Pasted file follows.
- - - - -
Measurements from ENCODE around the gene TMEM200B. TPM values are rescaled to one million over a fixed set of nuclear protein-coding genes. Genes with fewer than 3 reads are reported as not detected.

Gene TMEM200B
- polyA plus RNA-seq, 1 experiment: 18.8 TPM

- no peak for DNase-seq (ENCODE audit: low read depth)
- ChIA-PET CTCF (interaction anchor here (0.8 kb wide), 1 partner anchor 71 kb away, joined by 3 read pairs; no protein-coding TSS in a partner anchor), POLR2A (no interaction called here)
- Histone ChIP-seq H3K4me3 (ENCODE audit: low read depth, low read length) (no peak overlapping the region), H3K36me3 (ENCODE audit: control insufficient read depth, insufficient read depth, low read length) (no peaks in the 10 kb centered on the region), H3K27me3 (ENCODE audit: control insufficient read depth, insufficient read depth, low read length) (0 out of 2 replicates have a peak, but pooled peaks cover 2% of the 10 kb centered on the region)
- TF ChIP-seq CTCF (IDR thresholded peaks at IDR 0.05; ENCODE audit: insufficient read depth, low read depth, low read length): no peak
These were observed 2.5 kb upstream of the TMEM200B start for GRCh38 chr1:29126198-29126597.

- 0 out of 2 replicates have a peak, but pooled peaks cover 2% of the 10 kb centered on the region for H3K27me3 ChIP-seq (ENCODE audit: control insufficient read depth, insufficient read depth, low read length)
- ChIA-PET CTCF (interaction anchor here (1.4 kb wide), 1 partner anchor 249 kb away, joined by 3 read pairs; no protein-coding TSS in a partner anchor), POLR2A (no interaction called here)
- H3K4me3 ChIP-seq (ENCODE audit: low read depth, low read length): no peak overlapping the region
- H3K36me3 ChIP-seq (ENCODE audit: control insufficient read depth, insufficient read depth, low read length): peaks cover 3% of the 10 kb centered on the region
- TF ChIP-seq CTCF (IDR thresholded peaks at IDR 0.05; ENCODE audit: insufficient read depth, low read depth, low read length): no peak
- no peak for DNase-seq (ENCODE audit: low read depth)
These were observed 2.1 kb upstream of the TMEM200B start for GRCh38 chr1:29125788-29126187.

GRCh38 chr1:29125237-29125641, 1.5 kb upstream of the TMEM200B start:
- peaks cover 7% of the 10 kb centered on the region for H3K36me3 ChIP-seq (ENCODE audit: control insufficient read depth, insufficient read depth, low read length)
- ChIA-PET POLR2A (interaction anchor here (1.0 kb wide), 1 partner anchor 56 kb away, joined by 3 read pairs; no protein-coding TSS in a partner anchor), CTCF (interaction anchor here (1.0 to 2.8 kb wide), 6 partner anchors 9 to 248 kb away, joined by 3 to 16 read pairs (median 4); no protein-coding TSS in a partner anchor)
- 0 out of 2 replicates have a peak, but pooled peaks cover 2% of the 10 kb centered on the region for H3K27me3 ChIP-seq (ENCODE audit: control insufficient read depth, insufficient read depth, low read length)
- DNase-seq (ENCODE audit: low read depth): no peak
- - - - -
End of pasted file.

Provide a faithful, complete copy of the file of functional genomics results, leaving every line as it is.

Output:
Measurements from ENCODE around the gene TMEM200B. TPM values are rescaled to one million over a fixed set of nuclear protein-coding genes. Genes with fewer than 3 reads are reported as not detected.

Gene TMEM200B
- polyA plus RNA-seq, 1 experiment: 18.8 TPM

- no peak for DNase-seq (ENCODE audit: low read depth)
- ChIA-PET CTCF (interaction anchor here (0.8 kb wide), 1 partner anchor 71 kb away, joined by 3 read pairs; no protein-coding TSS in a partner anchor), POLR2A (no interaction called here)
- Histone ChIP-seq H3K4me3 (ENCODE audit: low read depth, low read length) (no peak overlapping the region), H3K36me3 (ENCODE audit: control insufficient read depth, insufficient read depth, low read length) (no peaks in the 10 kb centered on the region), H3K27me3 (ENCODE audit: control insufficient read depth, insufficient read depth, low read length) (0 out of 2 replicates have a peak, but pooled peaks cover 2% of the 10 kb centered on the region)
- TF ChIP-seq CTCF (IDR thresholded peaks at IDR 0.05; ENCODE audit: insufficient read depth, low read depth, low read length): no peak
These were observed 2.5 kb upstream of the TMEM200B start for GRCh38 chr1:29126198-29126597.

- 0 out of 2 replicates have a peak, but pooled peaks cover 2% of the 10 kb centered on the region for H3K27me3 ChIP-seq (ENCODE audit: control insufficient read depth, insufficient read depth, low read length)
- ChIA-PET CTCF (interaction anchor here (1.4 kb wide), 1 partner anchor 249 kb away, joined by 3 read pairs; no protein-coding TSS in a partner anchor), POLR2A (no interaction called here)
- H3K4me3 ChIP-seq (ENCODE audit: low read depth, low read length): no peak overlapping the region
- H3K36me3 ChIP-seq (ENCODE audit: control insufficient read depth, insufficient read depth, low read length): peaks cover 3% of the 10 kb centered on the region
- TF ChIP-seq CTCF (IDR thresholded peaks at IDR 0.05; ENCODE audit: insufficient read depth, low read depth, low read length): no peak
- no peak for DNase-seq (ENCODE audit: low read depth)
These were observed 2.1 kb upstream of the TMEM200B start for GRCh38 chr1:29125788-29126187.

GRCh38 chr1:29125237-29125641, 1.5 kb upstream of the TMEM200B start:
- peaks cover 7% of the 10 kb centered on the region for H3K36me3 ChIP-seq (ENCODE audit: control insufficient read depth, insufficient read depth, low read length)
- ChIA-PET POLR2A (interaction anchor here (1.0 kb wide), 1 partner anchor 56 kb away, joined by 3 read pairs; no protein-coding TSS in a partner anchor), CTCF (interaction anchor here (1.0 to 2.8 kb wide), 6 partner anchors 9 to 248 kb away, joined by 3 to 16 read pairs (median 4); no protein-coding TSS in a partner anchor)
- 0 out of 2 replicates have a peak, but pooled peaks cover 2% of the 10 kb centered on the region for H3K27me3 ChIP-seq (ENCODE audit: control insufficient read depth, insufficient read depth, low read length)
- DNase-seq (ENCODE audit: low read depth): no peak